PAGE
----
Family Vital To Personality Development In Children

If a child’s foundation is not solid, they will find it more challenging to be successful in the personal and professional aspects of life

Children learn in different ways, sometimes by being told directly or by observing day-to-day activities. A child’s learning of behaviour and how to socialize are influenced by their family since it is their primary social group.

Most physical, emotional, social and intellectual developments occur during primary years of a child. This plays a critical role in their personality development. If a child’s foundation is not solid, they will find it more challenging to be successful in the personal and professional aspects of life. Hence, having a good foundation starting at home is essential for the development of a child.

How do parents play a significant role in a child’s personality development?

Numerous studies have shown the way parents behave shapes a child’s habits, personality, and how they behave as grownups. Here are some ways parents play a role in the personality development of a child:

Passing on values

Children whose parents share a good emotional bond grows up to be sympathetic, compassionate, and understanding.  They also teach us what behaviour is right and wrong, religious beliefs, socialisation, societal rules, and expectations. Children observe their parents' actions and watch them interact with others. This makes them determine right and wrong for themselves, and it impacts how they develop their moral values.

Developing confidence and self-esteem

Interactions with parents can build a child’s confidence and boost their self-esteem. A family that has healthy communication and is united help a child to become confident. Parents who encourage and support a child to pursue their interests gain individuality and self-esteem. Activities such as family picnics are a good way to help children develop their individuality. On the other hand, parents who are often critical of a child may lead to reduced confidence and self-esteem.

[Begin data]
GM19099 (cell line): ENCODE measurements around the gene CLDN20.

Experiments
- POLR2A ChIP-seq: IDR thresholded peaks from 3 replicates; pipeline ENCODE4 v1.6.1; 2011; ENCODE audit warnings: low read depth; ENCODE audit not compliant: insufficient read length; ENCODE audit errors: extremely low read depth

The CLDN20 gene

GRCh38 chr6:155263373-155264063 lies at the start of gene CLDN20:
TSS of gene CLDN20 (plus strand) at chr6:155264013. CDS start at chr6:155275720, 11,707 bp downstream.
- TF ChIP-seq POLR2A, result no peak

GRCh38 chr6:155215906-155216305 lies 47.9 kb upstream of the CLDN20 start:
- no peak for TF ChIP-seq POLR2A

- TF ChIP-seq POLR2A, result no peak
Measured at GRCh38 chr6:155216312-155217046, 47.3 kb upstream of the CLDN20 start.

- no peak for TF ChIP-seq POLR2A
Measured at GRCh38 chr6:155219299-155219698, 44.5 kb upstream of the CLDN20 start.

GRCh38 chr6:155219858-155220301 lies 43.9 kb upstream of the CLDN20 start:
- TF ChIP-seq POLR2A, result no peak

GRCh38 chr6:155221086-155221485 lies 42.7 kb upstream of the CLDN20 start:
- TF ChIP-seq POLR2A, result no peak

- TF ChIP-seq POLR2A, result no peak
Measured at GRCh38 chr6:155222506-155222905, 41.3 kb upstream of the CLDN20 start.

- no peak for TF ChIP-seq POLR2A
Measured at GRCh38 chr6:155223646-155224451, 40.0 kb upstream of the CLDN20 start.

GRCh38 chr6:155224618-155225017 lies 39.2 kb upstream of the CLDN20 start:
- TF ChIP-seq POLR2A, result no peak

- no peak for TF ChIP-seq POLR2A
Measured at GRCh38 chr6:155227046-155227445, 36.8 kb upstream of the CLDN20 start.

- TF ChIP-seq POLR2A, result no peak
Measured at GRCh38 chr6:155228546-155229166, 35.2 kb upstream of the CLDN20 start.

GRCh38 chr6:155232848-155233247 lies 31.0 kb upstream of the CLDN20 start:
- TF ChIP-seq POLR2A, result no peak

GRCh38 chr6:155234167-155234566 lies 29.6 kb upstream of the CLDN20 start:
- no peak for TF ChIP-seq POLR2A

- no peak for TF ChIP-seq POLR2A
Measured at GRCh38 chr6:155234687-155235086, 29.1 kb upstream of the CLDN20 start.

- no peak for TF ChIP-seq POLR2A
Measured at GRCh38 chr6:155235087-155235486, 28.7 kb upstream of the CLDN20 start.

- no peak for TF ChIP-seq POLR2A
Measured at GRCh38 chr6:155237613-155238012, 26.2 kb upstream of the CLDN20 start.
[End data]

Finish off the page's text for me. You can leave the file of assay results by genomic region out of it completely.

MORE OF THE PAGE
Influence career choices in children

Parents can influence career choices and professionalism in children. Parents who encourage perseverance and hard work often raise productive, ambitious, and motivated children. Parents who enforce standards can equip certain life skills that are required to succeed in the future, whereas a hostile environment at home may lead to a lack of motivation in children who then find it difficult to succeed.

Influence political beliefs

Family life can also influence political identity. Political discussions in families encourage children to be more active in political affairs and look out for news resources. Children who are up to date with politics also tend to be aware of world issues and current happenings. A child who is engages in political conversations are likely to assume their parents’ political views.

Inculcating traditional and religious values

Parents who are close to their children assert a strong influence on their children's religious lives. Children who have religious beliefs often grow up to be humble, compassionate, and god-fearing. These values can prove crucial to relate with others and how they pave their way in the world. Cultural and traditional values that are taught at home define the way children look at themselves and the society around them. Children who gain these values tend to be less aggressive and have a broader outlook on the world.

Good family dynamics significantly impact a child’s personality. There needs to be a balance between behavioural and psychological control over a child to allow the required development in children. The balance of both provides a safe and comfortable environment for a child to grow and become responsible, well-rounded individuals in society. Paying too little attention to being overprotective towards children can all shape the people they become; therefore a parent needs to maintain the balance between being a parent and a friend to their child.

Disclaimer: The views expressed in the article above are those of the authors' and do not necessarily represent or reflect the views of this publishing house

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